Most commercially and recreationally-important fish species in south Florida and the U.S. Caribbean spend some part of their life cycles in or near mangroves, including shrimp, spiny lobster, snapper, grouper, and jacks, supporting designation as essential fish habitat (EFH) under the Magnuson-Stevens Fishery Conservation and Management Act. Florida shrimp and lobster landings commanded the greatest dockside value in 2015, double the leading fish species of grouper and snapper. In 2015, Florida supported the greatest number of fishing-related jobs overall (176,500 jobs). Florida also generated the greatest sales ($28.7 billion), income ($7.5 billion), and value-added ($12.5 billion) impacts from the commercial and recreational fishing industries combined.1
Red mangroves with prop roots, Photo credit: Mark Sramek, NOAA
There are more than 80 different species of mangrove trees worldwide growing in tropical and subtropical climates2. Only three species are found in the southeastern United States and U.S. Caribbean2 - white, black, and red mangroves. Generally, red mangroves grow most waterward, with white mangroves growing most landward, and black mangroves in between. A mangrove-associated shrub called buttonwood (Conocarpus erectus) occupies similar habitat as white mangrove in Florida and the Caribbean. In the Southeast, climate change has shifted the growth of mangroves to higher latitudes.
All of these trees grow in areas partially or fully inundated by saltwater and reduced oxygen in the soil. Two mangrove adaptations help them survive under these conditions: 1) prop roots extending out from the trunk down to the soil or pneumatophores which poke up from underground to allow oxygen to reach tissues as tides submerge them, and 2) they tolerate and take up saltwater and rid the salt through special leaf pores or filtration by pneumatophores.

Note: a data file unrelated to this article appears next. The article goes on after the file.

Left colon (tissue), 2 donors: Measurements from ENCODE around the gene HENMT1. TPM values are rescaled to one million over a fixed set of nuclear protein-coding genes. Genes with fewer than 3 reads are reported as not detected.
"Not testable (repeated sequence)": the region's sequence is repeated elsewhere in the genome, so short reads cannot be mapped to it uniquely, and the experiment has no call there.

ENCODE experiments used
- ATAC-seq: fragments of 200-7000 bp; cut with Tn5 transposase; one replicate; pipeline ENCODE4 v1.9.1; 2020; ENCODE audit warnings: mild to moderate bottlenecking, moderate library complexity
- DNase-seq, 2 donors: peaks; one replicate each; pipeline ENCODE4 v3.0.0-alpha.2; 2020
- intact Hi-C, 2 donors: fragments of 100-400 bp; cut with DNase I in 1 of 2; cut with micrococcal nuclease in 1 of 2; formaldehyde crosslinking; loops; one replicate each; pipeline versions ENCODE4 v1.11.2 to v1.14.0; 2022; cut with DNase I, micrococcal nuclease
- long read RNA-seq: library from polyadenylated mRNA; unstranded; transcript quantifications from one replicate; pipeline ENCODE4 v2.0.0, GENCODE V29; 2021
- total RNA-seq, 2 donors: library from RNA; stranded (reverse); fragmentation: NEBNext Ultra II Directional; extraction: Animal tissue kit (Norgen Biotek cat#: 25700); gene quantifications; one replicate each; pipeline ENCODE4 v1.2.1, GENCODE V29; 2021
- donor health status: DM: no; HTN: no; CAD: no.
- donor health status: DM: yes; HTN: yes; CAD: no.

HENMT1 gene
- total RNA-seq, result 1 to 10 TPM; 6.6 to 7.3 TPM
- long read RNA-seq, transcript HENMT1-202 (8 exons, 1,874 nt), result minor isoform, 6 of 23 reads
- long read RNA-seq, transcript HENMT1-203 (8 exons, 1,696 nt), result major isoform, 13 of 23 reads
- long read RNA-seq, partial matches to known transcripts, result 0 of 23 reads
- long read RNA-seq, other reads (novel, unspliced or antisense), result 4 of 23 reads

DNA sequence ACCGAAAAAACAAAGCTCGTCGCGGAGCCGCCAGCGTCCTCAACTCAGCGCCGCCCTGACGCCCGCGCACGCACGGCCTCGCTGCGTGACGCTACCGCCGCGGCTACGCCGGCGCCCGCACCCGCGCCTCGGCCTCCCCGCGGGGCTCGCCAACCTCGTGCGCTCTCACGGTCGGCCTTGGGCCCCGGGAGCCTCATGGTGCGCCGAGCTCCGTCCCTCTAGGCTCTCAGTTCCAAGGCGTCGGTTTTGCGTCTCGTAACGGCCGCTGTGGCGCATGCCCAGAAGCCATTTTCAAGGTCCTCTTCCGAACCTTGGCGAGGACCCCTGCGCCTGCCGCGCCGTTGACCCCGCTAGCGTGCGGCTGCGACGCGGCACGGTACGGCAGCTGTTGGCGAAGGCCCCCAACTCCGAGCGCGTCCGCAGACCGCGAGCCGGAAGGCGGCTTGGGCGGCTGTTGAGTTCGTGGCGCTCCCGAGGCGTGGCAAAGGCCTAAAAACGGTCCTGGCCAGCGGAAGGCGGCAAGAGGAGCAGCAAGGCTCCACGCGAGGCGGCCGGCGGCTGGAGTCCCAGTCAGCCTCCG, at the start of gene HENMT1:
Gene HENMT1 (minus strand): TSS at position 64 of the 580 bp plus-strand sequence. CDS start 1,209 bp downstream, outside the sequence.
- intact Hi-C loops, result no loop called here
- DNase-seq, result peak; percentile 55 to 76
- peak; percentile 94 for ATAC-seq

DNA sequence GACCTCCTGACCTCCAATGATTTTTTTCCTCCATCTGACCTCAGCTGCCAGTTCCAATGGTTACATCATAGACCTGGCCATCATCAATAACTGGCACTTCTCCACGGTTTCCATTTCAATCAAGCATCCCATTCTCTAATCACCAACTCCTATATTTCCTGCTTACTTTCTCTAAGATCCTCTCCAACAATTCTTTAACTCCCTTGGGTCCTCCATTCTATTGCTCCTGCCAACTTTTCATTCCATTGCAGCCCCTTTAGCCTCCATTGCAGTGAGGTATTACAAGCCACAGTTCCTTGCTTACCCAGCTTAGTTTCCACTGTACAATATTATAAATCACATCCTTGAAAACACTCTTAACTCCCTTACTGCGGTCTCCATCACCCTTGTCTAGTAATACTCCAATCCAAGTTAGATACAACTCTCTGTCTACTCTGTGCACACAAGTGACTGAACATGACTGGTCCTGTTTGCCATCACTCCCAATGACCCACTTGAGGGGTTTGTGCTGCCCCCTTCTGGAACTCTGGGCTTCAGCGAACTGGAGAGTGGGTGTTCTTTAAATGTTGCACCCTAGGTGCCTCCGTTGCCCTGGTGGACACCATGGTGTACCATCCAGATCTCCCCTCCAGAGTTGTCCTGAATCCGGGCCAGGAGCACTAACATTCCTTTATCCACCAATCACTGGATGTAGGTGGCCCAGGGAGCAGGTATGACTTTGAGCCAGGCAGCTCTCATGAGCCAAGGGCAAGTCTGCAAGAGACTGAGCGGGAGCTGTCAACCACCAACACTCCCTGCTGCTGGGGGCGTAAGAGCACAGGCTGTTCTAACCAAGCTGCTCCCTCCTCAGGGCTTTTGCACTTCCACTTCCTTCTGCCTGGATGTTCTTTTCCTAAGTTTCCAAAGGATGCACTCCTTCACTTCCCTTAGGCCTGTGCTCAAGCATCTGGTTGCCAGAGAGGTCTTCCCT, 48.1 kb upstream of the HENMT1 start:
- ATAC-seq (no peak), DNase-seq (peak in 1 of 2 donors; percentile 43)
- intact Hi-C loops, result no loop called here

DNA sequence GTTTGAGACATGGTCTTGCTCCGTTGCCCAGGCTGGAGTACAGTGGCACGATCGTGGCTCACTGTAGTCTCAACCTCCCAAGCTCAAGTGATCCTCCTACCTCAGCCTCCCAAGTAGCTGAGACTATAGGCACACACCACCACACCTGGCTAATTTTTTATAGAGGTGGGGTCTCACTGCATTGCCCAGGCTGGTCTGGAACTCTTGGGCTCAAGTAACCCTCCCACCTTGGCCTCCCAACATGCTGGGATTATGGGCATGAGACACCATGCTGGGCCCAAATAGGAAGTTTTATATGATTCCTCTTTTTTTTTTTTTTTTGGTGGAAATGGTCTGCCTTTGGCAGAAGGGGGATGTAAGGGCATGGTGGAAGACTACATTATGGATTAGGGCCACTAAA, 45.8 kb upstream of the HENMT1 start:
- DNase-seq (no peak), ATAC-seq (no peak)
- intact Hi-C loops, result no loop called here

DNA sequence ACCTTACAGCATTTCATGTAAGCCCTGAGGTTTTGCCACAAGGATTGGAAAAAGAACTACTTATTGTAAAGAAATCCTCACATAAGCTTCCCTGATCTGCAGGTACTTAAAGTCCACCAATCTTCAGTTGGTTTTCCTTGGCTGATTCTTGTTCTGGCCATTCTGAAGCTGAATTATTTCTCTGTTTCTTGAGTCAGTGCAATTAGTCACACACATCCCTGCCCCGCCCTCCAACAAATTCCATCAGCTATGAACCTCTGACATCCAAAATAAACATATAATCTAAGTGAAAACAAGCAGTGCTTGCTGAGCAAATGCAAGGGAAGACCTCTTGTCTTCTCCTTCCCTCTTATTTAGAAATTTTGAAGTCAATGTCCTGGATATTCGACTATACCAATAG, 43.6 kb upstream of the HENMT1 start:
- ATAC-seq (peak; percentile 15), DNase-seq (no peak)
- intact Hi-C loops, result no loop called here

Their prop roots and pneumatophores allow mangroves to stabilize shorelines, trapping sediments, reducing erosion, and offering coastal resiliency during waves and storm surges3. Mangroves filter pollutants and absorb excess nutrients from runoff improving water quality. They slow currents, allowing fine sediments to drop out reducing turbidity.
Mangroves buffer winds and lessen storm surge, reducing the effects of these forces on structures. Mangrove-lined creeks provide sheltered boat anchorages during storms. Property owners benefit from the protection mangrove shorelines provide during storms. When mangroves are removed shorelines are subject to erosion. Hardened shorelines do not offer the ecosystem services that submerged mangrove prop roots and pneumatophores do, attracting fishes and other organisms seeking food and shelter from predators. Epiphytic plants – plants that grow on other plants - and sessile animals grow on prop roots, such as: oysters, snails, bryozoans, and tunicates. Mangrove crabs eat the leaves and mangrove leaf litter supports both terrestrial and aquatic food webs. In southeast Florida, Lake Worth has lost 87% of its mangroves acreage over the last 40 years due to urbanization. In Florida’s Indian River Lagoon, 86% of mangroves have been lost as fisheries habitat since the 1940s4.
Through the EFH consultation process, the Habitat Conservation Division (HCD) provides EFH conservation recommendations to federal agencies which implement public projects or license/permit commercial and private projects requesting to remove mangroves such as a shoreline hardening project to replace mangroves with a seawall. HCD is mandated under the MSFCMA to conserve EFH so recommendations may include ways to avoid impacts to mangroves or minimize impacts through project design modifications, and as a last resort require compensation (called mitigation) for unavoidable impacts. This may be accomplished through creation of mangrove habitat elsewhere or through the purchase of mangrove credits at a mitigation bank already created in the same watershed. HCD assists with technical advice to project applicants about living shoreline designs and mangrove mitigation bank design elevations and contours ensuring mangrove success while minimizing turbidity and hydrology impacts to adjacent EFH.
1Fisheries of the United State, 2015